One step builds on another…
|Peace On Earth|
|Peace On Earth|
Thank you for contacting me about the U.S.-Canada Columbia River Treaty. I appreciate hearing from you on this important issue and sincerely regret the delayed response.
As you may know, the Columbia River originates in British Columbia, Canada. Roughly 15 percent of the 259,500 square miles of the Columbia River Basin is in Canada, while the remaining 85 percent is within the United States. In the 1940s, the governments of the United States and Canada entered into discussions to find a solution to Columbia River flooding and to increase energy production to accommodate rising energy demand. The Columbia River Treaty was negotiated and signed by both countries in 1961 and implemented in 1964. The Treaty governs the cooperative development of water resources to benefit both countries, including flood prevention and energy production in the upper Columbia River Basin.
The Treaty, as originally designed, shared the benefits from cooperative water management with both countries equitably. Canada was required to provide flood control and water storage with the operation of the three large dams on the upper Columbia. In exchange for the water storage projects for increased power, the Treaty requires the U.S. to pay Canada half of the estimated downstream power benefits. This payment is known as the Canadian Entitlement. The U.S. also had to make a one-time payment for half of the estimated value of future flood damages prevented in the U.S. during the first 60 years of the Treaty. The U.S. paid Canada a total of $64 million for the flood control benefits.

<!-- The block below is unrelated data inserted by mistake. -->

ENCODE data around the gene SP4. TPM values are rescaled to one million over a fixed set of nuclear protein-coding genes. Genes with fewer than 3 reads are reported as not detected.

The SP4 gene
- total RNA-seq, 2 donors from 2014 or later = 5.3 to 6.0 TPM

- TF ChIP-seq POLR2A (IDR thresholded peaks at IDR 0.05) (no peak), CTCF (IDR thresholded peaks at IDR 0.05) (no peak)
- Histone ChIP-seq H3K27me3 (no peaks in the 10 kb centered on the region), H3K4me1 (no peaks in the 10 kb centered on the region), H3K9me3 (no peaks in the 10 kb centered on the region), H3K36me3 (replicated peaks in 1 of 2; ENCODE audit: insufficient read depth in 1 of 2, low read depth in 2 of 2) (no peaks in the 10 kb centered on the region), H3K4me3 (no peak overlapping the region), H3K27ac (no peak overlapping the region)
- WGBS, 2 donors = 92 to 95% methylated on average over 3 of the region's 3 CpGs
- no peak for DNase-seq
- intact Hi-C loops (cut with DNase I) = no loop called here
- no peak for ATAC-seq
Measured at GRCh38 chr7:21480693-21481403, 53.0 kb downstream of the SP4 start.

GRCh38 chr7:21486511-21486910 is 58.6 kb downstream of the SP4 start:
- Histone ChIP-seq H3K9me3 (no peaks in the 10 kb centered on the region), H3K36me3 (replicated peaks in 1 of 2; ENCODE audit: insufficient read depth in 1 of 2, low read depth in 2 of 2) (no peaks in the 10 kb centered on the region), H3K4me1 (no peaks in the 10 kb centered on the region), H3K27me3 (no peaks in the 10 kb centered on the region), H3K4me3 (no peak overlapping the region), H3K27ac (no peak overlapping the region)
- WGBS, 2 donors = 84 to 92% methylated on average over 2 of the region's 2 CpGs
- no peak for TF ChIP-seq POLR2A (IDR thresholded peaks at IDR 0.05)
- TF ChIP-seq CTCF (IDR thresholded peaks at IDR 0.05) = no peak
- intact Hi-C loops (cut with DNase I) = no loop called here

Due to changes in benefits over time, the United States is preparing to renegotiate the Columbia River Treaty with Canada. Preliminary analysis suggests that the Canadian Entitlement is now much greater than 50 percent of the power benefits received by the United States. Although the Treaty has no specified termination date, it allows either Canada or the United States to terminate it at any time after September 16, 2024. The Treaty requires providing 10 years of written notice before termination, which means that September 2014 is the first opportunity to do so.
The U.S. Entity, comprised of the Bonneville Power Administration (BPA) and the U.S. Army Corps of Engineers (USACE), has been analyzing several options for the treaty after 2024. As you may know, the U.S. Entity released a working draft of its regional recommendation on June 27, 2013. This draft outlined "a modern framework for the Treaty that balances power production, flood risk management, and ecosystem-based function as the primary purposes." It also identified water supply, recreation, navigation, and climate change as other important elements. The U.S. Entity plans to incorporate feedback from regional stakeholders in its draft recommendation that will be subject to further public comment and review. It plans to conclude this multi-year review process and provide a final recommendation by the end of 2013. Following that recommendation, the U.S. State Department will lead a team of the U.S. Entity and other agencies and will enter into formal negotiation with Canada.
Under the Constitution, the U.S. Senate must advise and consent to international treaties. Two-thirds of the Senate must approve a treaty before it can be adopted. Please be assured that I take this Constitutional responsibility very seriously, and I will keep your thoughts in mind as I continue to consider this issue.
United States Senator
For future correspondence with my office, please visit my website at
|James Leisenring 1878-1951|